Friday, November 6, 2020

A call for reconciliation

House of One

Representatives of various religions in Berlin commemorated the victims of the Islamist terrorist attacks in Vienna, Nice, Paris and Dresden on Friday (November 6, 2020) with a multi-religious prayer for peace. Among others, Jewish, Muslim and Buddhist representatives as well as various Christian denominations - Protestants, Catholics and Orthodox - took part in the prayer.

 

 

 

The clergy condemned all forms of violence and called for peace and reconciliation. Bridges must be built across differences and borders, they said. Rabbi Andreas Nachama of the House of One said that peace means mutual respect and responsibility for a world in which everyone lives together.


Islamic theologian Kübra Dalkilic of Forum Dialog stressed that the attackers, who allegedly kill for God, have nothing in common with Islam: "Terror knows no religion. If someone kills a human being, it is as if he had killed the whole of humanity." That is how it is written in the Koran.


Prayer for peace under Coventry Cross of Nails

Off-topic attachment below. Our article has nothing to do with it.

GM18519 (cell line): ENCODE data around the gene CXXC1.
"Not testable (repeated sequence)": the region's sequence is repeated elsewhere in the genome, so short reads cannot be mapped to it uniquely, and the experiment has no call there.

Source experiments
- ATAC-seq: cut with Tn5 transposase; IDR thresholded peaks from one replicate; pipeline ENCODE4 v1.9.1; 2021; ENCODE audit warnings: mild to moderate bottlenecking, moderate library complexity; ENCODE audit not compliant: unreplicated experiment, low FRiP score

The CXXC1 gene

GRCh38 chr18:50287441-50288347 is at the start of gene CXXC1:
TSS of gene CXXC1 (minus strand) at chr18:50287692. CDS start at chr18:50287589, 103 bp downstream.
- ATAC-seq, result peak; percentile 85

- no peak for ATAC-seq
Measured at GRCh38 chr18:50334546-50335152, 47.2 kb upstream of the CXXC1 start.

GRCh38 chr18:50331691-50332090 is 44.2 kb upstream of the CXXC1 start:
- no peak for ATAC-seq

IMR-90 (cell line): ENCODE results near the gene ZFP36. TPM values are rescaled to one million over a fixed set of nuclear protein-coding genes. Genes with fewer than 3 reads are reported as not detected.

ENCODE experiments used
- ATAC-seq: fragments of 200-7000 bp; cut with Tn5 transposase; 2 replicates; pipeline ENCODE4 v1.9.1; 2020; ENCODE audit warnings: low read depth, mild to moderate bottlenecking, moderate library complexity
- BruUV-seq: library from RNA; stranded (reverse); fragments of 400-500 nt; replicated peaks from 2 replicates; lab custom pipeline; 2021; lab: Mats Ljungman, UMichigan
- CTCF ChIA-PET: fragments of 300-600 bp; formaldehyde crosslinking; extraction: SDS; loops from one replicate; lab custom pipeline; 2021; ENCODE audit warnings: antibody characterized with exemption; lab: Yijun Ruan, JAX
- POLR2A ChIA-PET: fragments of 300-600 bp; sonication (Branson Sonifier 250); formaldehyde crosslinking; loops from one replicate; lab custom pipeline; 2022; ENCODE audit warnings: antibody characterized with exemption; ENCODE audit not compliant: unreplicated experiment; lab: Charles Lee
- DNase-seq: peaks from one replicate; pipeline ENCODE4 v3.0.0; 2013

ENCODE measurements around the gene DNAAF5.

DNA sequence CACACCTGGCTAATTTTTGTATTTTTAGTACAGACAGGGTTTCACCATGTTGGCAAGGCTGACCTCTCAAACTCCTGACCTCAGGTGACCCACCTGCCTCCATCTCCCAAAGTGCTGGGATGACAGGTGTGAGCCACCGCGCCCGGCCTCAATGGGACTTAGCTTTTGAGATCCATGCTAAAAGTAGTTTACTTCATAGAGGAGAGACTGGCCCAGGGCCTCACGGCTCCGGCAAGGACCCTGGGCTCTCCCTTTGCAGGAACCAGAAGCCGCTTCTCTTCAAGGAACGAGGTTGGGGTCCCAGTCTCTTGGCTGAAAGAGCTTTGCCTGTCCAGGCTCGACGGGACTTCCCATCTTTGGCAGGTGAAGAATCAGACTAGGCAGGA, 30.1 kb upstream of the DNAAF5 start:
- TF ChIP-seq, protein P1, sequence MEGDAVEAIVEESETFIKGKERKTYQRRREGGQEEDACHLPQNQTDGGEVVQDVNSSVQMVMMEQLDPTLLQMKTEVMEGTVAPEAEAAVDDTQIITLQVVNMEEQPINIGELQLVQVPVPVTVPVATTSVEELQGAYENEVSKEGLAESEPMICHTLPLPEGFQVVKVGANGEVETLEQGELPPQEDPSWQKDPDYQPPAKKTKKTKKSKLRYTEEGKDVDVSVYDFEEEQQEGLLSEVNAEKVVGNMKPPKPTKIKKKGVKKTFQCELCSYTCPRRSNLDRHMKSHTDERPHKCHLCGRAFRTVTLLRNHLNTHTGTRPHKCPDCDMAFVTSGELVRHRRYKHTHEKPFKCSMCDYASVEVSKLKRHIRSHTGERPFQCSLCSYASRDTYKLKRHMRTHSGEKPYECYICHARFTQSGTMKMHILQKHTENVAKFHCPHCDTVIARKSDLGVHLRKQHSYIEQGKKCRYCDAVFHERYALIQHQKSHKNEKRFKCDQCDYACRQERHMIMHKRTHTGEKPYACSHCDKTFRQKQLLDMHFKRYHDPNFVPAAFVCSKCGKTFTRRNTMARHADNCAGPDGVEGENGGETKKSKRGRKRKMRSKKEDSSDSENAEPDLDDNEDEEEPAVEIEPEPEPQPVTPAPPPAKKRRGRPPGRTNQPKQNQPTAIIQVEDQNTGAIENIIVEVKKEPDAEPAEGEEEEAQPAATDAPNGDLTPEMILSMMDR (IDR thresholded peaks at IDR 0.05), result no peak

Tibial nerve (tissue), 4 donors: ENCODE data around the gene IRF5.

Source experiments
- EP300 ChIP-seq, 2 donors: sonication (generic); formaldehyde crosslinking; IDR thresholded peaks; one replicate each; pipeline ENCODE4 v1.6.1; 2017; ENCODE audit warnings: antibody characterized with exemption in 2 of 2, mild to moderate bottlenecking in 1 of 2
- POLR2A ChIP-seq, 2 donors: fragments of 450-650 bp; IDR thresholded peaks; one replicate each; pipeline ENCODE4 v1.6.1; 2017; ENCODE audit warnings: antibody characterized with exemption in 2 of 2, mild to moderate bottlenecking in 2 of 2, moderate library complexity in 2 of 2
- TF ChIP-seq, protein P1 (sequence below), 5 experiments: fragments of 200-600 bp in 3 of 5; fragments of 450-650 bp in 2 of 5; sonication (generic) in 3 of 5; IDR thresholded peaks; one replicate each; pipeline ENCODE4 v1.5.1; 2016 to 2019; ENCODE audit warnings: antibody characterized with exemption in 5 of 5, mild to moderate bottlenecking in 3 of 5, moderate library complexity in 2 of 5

Every Friday at noon, prayers for peace are held at St. Mary's Church on Alexanderplatz in Berlin, including the day of multi-religious prayer. The parish of St.Petri-St.Marien belongs to the network of the so-called Cross of Nails parishes. They originated from the reconciliation initiative that started from Coventry during the Second World War.

This tradition dates back to November 14, 1940, when the German Luftwaffe bombed the English city of Coventry. Large parts of the city were destroyed and more people were killed than in any other air raid on England. Nevertheless, in a national radio broadcast from the ruins of the destroyed St. Michael's Cathedral at Christmas, the then Provost of the Cathedral, Richard Howard, called not for revenge but for reconciliation. As a symbol of trust and shared responsibility for peace, so-called crosses of nails were formed from medieval nails from the destroyed cathedral. These crosses went to German cities also destroyed in the war, including Berlin to St. Mary's Church. Thus, an international network for peace and reconciliation was created.